Tuesday, 6 September 2011


What was your favourite place to play when you were a child? For me, it was a tract of undeveloped land on a residential school compound. Armed with only my imagination, I spent many happy recesses and hours after school exploring it. In my mind, it became everything from Sherwood Forest to an alien planet. It also helped me fend off my chronic homesickness.

From Deliverance from Jericho (Six Years in a Blind School), here's an excerpt that tells how we lost that marvellous play area due to government officials and their uninformed idea of what sort of recreation we would enjoy.


During my time at Jericho, I fell in love with the small forest behind the classrooms and the plain above it. Whenever I played in that undeveloped area, I felt free from the supervisors and their judgmental scrutiny. That natural wonderland became my refuge. Therefore, I felt absolutely horrified when I saw what had happened to it. Landscapers had ripped it up and put in sidewalks and shrubs. Worse yet, the grownups admonished everybody not to play in the shrubbery and to keep to the sidewalks. The plain above the school, once a wild mix of boulders and mud, now had sod, a cinder track for running, and a path for walking.

Other unwelcome changes took place too. The strip of lawn, which we used for soccer, was also gone from behind the school. Dirty grey sand and a few large rocks were spread in its place. A set of swings and teeter-totters were erected by the grade two classroom. Next to it, a pyramid-shaped wooden structure with a built-in slide had been constructed. Behind the Music Room a concrete bunker had been built. It had an open door on the lower level and a hole in the ceiling with a metal ladder going up to the roof. This was level with a sidewalk and a wall ran around the top of the edifice to prevent children from falling off.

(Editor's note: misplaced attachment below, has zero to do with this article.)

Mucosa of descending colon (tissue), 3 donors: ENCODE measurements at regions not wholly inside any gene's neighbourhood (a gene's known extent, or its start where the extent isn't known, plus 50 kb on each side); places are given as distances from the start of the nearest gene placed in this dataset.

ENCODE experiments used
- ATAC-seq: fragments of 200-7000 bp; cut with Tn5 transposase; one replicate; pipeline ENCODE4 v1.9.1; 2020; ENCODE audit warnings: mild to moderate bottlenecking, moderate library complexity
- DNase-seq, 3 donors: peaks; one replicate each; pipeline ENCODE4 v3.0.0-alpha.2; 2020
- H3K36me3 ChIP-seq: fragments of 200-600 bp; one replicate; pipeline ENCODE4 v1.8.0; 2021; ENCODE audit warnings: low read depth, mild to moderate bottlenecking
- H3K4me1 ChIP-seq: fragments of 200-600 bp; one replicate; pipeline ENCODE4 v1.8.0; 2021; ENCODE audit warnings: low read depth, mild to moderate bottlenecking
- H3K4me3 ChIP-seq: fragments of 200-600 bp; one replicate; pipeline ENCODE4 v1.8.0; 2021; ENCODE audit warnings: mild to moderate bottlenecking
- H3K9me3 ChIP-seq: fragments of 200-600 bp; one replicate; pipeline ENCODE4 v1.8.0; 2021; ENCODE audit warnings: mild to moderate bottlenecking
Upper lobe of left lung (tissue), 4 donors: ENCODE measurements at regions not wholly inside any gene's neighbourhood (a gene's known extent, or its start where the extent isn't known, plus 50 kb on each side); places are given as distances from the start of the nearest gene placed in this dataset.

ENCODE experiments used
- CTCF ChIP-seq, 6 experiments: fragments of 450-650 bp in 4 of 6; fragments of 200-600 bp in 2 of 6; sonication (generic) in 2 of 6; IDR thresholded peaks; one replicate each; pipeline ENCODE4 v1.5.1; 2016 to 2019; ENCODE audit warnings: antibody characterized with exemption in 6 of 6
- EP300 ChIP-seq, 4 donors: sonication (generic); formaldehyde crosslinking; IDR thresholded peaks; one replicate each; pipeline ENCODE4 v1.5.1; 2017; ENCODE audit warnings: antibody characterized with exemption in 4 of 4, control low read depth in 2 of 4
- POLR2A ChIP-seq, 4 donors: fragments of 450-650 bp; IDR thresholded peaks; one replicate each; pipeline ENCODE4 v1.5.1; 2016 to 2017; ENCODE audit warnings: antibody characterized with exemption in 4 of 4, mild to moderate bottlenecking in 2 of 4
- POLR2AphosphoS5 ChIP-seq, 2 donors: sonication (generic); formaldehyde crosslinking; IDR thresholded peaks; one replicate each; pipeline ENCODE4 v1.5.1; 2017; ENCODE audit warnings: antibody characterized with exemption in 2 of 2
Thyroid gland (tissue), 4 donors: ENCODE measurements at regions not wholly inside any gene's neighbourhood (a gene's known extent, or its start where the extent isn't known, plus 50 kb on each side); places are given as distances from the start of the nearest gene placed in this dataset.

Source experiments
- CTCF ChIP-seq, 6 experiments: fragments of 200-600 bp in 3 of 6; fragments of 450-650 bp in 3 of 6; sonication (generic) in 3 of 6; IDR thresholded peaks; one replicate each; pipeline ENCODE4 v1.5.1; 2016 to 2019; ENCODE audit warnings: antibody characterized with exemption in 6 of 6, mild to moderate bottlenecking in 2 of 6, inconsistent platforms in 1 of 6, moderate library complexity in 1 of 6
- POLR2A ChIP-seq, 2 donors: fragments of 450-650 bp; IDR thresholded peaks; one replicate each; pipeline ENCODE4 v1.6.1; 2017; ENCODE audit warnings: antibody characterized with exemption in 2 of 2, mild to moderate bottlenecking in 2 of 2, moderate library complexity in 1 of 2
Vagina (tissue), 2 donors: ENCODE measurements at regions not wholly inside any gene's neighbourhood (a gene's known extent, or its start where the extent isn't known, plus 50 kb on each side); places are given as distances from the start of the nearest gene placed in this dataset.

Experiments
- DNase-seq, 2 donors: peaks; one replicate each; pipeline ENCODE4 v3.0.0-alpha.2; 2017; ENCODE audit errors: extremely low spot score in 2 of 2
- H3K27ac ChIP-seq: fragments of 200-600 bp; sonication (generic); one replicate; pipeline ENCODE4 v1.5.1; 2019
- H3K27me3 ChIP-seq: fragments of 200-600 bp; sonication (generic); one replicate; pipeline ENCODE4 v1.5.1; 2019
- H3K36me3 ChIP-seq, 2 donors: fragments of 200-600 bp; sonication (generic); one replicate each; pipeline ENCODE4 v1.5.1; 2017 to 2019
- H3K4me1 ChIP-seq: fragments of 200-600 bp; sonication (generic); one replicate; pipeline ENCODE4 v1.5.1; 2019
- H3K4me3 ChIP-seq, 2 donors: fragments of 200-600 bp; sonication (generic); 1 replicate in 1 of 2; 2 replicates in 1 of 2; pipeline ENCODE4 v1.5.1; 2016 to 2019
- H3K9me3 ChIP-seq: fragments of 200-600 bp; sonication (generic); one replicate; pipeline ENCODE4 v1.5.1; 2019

Though playground equipment was installed, its novelty soon wore off. In fact, some boys only used the bunker as a convenient place to urinate. While we did play reluctantly on the new equipment, it was highly inferior to the natural playground we had lost.


Deliverance from Jericho contains many more vignettes of what life was like in that government-run institution. These range from poignant experiences of homesickness to hilarious incidents of mischief.


  1. Bruce - I find it interesting that you preferred the field to the play equipment. With two young girls, I've seen a lot of parks around our city. Some are great, some are not. I've also seen discussions about what sorts of parks encourage children's imaginations and whether playgrounds are being built "too safe" for kids -- they are no longer able to challenge themselves.

  2. Hi, Bruce, I actually enjoyed playing on the equipment at the little girls' dormitory at the Arizona State School for the Blind in Tucson where I was a day student. After school and before my mother picked me up, I often walked with friends to the dormitory where we played on swings, a slide, and a merry-go-round. There were also wagons and tricycles. We often played games like "New York New York, here we come," and
    Simon says" in the street in front of the building.

    When we moved to Sheridan, Wyoming, I had to be more creative. I attended a public school which was within walking distance of our house, but the only playground equipment available were monkey bars which I didn't like. A teacher told us that this was because they couldn't have anything with moving parts because kids could get hurt. This was a public school with mostly sighted kids. Go figure.

    Abbie Johnson Taylor, Author of We Shall Overcome


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